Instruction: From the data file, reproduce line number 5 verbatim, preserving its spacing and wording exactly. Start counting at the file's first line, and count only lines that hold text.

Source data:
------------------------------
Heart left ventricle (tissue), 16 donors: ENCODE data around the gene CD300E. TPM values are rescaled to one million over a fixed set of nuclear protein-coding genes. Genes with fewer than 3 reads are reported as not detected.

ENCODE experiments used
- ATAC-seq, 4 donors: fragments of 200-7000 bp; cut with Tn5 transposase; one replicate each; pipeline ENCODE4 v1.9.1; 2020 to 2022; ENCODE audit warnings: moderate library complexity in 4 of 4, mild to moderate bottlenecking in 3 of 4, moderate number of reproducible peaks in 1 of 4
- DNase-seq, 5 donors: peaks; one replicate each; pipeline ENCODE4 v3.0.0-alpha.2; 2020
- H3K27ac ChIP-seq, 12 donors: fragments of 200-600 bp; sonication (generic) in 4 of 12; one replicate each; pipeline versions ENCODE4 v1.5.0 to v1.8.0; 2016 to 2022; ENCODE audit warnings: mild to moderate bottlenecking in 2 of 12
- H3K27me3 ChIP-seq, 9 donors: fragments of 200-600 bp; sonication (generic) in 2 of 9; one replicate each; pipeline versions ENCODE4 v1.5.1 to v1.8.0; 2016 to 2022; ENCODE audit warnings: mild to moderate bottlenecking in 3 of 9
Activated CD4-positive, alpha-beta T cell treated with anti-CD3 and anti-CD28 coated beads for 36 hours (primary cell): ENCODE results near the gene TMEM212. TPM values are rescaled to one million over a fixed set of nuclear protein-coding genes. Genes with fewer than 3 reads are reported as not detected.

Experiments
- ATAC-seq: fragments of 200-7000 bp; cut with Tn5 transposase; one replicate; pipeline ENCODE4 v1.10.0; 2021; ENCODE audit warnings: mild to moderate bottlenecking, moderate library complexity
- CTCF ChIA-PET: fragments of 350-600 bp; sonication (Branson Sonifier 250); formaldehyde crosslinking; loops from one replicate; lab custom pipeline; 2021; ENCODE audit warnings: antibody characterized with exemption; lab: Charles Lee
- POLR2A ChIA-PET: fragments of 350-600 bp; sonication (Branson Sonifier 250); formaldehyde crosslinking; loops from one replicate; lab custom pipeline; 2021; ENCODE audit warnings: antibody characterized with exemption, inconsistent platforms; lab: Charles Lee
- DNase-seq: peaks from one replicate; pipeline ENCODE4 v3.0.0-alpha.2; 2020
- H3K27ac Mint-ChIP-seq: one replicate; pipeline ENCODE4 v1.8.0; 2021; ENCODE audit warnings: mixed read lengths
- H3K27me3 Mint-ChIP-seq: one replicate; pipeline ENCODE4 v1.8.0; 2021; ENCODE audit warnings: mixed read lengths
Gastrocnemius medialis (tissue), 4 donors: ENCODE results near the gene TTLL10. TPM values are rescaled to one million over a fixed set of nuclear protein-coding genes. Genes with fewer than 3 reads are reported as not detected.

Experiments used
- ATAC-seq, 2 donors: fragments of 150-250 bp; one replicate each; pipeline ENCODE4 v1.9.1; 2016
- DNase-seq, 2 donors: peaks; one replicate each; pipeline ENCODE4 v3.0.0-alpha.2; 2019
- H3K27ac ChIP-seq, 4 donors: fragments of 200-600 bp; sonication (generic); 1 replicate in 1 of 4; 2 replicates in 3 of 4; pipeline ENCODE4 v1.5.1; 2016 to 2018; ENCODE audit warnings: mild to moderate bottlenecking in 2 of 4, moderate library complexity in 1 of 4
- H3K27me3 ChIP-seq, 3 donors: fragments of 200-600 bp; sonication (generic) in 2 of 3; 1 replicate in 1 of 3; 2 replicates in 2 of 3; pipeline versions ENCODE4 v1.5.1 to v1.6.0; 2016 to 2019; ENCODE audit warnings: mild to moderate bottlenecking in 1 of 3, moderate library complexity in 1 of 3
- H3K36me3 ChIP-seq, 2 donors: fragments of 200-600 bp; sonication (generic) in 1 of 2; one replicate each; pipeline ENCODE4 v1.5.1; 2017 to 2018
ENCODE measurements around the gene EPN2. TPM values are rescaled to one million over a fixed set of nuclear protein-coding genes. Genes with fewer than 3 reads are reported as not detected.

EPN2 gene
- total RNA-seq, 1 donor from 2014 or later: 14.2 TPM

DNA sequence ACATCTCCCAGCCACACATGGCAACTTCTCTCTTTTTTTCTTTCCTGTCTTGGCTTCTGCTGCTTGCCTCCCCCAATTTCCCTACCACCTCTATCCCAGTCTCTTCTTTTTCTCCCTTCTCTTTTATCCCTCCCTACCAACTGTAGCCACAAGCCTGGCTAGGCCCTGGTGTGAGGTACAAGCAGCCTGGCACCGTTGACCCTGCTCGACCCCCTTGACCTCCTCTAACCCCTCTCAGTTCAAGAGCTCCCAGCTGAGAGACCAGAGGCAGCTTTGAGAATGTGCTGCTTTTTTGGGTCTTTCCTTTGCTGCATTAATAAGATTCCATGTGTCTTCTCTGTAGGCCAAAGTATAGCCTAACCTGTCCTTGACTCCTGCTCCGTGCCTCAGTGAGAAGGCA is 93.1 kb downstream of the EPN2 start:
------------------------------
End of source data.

- H3K27ac ChIP-seq, 12 donors: fragments of 200-600 bp; sonication (generic) in 4 of 12; one replicate each; pipeline versions ENCODE4 v1.5.0 to v1.8.0; 2016 to 2022; ENCODE audit warnings: mild to moderate bottlenecking in 2 of 12